Even thou my son is a big boy and heavy we kept him rear facing longer because of his AGE he is still in the car seat recommended for his age and weight. I don't thing anytime soon we will be changing him because he weighs more than most children he is still young I would like his spine to develop more before changing him.
My older son is still in his booster and he loves his seat even thou BC states 9 years old I am sure he will be in this seat till at least 10 years old because of this weight being lighter. I personal don't break the law in BC or any where else. If this new recommendation came to BC or Canada I would have to respect that. Because I want my children to be safe.

Sandra - posted on 06/20/2009

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Quoting Tamara:



Quoting Sandra:





But I have no idea where his FEET would go since he is very tall for his age. He look more like he is 3 years old instead of two.








I guess they would have to make cars or trucks with holes in the back seats. Because my sons feet hang over his seat now about 1' or so.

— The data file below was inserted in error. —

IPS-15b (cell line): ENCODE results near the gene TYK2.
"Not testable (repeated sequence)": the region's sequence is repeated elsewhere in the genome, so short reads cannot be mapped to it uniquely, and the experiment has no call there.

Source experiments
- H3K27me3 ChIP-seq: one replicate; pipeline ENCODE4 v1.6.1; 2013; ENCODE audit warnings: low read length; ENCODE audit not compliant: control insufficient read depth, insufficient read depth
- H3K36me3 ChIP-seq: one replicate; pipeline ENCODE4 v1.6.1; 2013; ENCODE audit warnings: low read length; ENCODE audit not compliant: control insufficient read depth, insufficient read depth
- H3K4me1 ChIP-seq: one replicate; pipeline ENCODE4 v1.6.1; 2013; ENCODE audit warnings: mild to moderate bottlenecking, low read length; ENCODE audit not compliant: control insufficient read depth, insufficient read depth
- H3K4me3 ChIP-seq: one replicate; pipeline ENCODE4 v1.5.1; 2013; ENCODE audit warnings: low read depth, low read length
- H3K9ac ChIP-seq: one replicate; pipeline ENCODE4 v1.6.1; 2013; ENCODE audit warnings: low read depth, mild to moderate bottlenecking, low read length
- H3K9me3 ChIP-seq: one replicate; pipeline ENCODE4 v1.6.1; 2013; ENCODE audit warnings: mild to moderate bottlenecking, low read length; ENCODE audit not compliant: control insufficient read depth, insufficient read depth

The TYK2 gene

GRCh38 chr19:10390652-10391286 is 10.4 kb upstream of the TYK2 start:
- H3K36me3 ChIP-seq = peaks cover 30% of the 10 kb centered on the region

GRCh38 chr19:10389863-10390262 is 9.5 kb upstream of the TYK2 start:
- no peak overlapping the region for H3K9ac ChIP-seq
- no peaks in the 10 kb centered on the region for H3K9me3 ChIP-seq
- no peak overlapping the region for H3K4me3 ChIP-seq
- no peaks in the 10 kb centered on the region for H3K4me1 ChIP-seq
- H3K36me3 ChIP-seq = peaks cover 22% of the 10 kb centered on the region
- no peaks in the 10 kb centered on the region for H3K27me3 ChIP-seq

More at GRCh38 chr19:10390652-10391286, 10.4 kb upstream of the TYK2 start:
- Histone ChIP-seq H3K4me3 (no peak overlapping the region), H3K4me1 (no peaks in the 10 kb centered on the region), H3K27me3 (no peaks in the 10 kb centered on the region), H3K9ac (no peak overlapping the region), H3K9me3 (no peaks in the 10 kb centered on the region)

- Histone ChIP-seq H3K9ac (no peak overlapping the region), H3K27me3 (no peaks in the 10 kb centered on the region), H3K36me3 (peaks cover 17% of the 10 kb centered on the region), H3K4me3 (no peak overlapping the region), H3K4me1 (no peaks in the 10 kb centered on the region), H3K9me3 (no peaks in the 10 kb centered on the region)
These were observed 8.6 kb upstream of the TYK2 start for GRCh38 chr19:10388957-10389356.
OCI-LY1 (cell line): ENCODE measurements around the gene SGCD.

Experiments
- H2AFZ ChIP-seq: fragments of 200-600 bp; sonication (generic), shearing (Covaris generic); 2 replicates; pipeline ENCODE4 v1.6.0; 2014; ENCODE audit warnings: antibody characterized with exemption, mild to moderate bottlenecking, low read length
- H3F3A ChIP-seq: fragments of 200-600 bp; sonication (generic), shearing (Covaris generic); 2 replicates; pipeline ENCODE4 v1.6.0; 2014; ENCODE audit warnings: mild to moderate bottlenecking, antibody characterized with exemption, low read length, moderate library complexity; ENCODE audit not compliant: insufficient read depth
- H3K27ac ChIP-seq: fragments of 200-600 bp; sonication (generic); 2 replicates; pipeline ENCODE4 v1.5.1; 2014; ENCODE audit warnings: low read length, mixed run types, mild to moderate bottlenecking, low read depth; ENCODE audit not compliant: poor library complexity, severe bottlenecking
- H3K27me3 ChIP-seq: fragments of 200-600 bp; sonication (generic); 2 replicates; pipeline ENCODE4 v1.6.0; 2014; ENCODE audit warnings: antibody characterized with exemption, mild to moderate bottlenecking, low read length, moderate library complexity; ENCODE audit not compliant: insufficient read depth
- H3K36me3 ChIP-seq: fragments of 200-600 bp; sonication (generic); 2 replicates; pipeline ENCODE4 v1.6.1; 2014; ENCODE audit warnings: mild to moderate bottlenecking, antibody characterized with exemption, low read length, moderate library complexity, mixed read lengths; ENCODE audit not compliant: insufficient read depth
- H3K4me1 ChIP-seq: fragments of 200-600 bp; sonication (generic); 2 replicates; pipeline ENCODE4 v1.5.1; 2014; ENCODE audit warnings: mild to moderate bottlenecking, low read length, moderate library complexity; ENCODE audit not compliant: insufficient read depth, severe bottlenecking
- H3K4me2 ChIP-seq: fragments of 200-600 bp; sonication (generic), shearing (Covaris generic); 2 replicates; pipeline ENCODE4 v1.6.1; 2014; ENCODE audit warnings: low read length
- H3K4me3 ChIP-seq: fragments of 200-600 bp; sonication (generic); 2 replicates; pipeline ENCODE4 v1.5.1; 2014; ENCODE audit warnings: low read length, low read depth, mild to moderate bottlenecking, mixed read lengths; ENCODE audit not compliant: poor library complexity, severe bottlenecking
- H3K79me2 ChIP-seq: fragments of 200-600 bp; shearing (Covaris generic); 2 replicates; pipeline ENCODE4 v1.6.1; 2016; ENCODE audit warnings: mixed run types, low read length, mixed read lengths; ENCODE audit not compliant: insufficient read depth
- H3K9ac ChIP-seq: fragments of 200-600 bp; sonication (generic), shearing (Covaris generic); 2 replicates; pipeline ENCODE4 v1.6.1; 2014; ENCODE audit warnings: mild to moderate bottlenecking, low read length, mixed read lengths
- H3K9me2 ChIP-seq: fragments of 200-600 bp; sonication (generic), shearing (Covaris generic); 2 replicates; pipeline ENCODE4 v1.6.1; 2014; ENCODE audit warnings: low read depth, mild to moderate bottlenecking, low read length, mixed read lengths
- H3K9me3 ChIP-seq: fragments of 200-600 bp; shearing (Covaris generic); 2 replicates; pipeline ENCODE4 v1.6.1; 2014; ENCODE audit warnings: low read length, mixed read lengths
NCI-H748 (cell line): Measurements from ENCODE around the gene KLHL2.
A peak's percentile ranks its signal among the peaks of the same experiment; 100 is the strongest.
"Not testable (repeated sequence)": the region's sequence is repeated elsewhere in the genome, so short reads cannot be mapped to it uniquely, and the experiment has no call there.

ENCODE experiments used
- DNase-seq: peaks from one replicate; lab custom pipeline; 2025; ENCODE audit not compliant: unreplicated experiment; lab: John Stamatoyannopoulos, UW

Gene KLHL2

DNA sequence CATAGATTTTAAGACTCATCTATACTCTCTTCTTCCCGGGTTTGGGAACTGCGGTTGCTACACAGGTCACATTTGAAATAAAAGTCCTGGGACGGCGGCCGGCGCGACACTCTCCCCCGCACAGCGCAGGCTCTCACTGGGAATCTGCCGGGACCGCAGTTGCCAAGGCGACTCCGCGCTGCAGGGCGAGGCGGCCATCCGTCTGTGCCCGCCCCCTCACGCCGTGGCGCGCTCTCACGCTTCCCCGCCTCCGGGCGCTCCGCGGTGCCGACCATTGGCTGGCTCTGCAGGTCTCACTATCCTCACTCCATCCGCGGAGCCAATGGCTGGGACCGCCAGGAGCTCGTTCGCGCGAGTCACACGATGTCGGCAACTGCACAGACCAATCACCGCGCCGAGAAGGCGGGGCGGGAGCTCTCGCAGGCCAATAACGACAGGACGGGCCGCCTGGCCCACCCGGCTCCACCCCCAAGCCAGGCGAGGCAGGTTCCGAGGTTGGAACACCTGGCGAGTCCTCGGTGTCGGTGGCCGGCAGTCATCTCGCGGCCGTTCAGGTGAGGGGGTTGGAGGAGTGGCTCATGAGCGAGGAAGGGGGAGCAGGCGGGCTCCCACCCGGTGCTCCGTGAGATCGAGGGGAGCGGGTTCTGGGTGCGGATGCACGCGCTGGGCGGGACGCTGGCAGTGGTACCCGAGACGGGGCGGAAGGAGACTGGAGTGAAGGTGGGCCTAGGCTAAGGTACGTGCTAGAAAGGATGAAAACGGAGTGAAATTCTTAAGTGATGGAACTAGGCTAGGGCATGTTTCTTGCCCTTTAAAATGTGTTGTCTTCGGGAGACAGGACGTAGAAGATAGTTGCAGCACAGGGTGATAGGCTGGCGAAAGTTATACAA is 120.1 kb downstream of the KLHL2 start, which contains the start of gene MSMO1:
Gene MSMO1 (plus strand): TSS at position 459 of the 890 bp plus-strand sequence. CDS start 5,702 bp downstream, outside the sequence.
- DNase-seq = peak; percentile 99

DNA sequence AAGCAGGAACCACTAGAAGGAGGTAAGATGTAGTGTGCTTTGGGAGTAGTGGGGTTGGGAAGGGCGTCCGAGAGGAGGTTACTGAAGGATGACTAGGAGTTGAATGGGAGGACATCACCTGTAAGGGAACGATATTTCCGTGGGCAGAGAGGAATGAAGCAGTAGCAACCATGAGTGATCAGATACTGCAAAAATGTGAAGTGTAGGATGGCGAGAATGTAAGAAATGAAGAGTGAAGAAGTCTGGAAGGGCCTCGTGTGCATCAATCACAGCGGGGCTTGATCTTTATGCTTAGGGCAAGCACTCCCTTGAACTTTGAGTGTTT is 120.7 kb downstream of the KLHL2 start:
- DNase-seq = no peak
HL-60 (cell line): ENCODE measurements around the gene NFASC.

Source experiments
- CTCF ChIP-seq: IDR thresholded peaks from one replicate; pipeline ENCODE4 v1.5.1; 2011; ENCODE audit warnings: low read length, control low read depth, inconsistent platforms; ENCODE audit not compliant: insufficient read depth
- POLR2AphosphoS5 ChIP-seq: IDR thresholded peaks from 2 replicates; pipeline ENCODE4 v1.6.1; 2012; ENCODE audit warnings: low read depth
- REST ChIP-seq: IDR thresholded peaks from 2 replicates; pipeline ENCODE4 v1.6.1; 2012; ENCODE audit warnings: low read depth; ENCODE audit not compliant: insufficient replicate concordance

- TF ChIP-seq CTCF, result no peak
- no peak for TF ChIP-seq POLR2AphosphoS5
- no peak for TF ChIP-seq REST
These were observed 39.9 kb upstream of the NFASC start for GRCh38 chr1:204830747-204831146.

Kids who ERF just sit indian style (cross-legged) in their seats.  Mine's 20 months and does so in her RF seat.  I fully intend to rear-face her for as long as possible simply because its so much safer.



 



After I wrote where the feet would go I say you post with picture of children. It's very interesting. I wonder if this rule would ever hit BC,Canada.





My son sat rear facing longer than he had too because he was very heavy boy but we felt he was too young to be turn. So we went longer than the recommented by BC Rules from ICBC.








 

Tamara - posted on 06/20/2009

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Quoting Rhionna:

Talk about parents wrapping their kids in cotton wool!
i've kept my boys in their rear facing ones until they eached the weight limit on the seat. They were both over a year old before they reached 9kg, the age on the seat said approx 9 months! by the time that they were heavy enough they were just about too long for the seat as well.
When we were kids we just had to use an adult seat belt, I just feel like we are in too much of a nanny state in this country now, when are we as parents going to be able to make decisions on how to bring our kids up, and what "risks" we are willing to let them take in order for them to become more rounded individuals.